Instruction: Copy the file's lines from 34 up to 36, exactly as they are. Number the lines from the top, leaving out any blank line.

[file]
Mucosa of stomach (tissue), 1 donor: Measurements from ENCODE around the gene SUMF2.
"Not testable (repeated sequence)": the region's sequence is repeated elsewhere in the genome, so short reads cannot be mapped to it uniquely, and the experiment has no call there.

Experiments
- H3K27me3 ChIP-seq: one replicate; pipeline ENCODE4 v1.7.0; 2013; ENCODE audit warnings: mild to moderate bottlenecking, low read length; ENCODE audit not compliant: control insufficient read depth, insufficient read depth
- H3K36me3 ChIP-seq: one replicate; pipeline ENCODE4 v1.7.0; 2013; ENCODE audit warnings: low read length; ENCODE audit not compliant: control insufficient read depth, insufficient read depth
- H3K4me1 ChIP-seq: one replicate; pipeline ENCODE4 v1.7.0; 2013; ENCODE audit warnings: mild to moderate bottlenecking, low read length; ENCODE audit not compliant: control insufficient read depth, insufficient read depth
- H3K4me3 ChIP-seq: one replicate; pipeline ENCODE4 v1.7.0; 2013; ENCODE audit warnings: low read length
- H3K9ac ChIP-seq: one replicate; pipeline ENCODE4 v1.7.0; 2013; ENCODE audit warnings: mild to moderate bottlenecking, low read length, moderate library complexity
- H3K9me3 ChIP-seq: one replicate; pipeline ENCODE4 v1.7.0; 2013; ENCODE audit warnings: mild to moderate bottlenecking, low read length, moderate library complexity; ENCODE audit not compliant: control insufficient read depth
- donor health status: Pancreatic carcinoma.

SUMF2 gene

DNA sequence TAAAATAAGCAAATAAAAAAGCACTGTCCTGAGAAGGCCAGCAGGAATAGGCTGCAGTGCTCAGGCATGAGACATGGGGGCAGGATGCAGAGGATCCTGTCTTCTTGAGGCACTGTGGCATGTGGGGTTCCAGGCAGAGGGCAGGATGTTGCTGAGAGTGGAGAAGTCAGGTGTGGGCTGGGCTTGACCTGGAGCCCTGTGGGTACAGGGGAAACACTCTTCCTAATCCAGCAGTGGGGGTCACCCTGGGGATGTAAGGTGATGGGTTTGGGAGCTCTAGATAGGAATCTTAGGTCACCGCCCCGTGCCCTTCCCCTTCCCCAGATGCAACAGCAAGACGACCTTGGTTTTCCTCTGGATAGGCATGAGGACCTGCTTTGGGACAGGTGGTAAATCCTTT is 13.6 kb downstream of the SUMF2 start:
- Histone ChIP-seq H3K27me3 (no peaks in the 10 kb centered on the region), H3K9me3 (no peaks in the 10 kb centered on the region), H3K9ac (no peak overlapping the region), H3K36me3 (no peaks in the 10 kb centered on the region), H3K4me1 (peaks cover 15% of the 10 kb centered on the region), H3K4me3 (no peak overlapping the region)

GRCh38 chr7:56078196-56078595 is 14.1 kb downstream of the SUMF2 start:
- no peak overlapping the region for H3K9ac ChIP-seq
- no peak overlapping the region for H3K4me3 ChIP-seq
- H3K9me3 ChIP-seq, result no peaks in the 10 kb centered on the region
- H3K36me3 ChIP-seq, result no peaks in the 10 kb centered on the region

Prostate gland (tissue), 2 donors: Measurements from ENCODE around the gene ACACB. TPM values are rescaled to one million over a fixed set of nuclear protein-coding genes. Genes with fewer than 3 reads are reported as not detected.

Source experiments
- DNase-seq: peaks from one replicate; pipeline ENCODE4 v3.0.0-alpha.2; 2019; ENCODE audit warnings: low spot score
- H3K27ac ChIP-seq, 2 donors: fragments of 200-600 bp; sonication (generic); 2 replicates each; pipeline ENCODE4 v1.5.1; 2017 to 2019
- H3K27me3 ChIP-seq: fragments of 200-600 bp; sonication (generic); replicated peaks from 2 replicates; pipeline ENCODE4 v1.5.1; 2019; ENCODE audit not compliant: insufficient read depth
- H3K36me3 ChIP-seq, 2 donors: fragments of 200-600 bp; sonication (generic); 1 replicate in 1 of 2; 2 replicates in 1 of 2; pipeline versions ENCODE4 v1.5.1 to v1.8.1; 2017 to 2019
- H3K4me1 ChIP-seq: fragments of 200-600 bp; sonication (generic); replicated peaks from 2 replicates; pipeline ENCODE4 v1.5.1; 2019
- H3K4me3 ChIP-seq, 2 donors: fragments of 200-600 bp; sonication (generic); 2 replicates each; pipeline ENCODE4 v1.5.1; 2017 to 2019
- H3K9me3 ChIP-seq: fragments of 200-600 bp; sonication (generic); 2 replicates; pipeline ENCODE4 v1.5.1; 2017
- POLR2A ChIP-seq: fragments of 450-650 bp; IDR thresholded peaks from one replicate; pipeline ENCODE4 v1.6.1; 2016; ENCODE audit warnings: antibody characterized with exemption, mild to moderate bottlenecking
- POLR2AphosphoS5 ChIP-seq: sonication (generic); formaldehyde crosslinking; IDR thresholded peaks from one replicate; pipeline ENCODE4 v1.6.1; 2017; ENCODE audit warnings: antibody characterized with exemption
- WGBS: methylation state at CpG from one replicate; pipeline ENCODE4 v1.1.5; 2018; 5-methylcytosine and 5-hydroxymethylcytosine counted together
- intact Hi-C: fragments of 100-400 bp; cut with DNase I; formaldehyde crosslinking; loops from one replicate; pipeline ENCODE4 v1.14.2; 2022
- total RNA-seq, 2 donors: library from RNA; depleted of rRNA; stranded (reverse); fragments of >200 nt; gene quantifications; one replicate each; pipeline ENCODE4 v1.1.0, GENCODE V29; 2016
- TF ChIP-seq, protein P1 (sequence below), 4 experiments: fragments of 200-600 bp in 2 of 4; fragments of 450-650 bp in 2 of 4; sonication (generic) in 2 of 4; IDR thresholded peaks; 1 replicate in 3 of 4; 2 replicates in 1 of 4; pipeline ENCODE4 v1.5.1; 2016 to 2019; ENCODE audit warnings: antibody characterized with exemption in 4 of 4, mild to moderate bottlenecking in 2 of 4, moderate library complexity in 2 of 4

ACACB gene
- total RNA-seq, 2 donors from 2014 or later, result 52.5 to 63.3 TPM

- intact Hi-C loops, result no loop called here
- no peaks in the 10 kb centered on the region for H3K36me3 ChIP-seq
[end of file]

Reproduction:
ACACB gene
- total RNA-seq, 2 donors from 2014 or later, result 52.5 to 63.3 TPM

- intact Hi-C loops, result no loop called here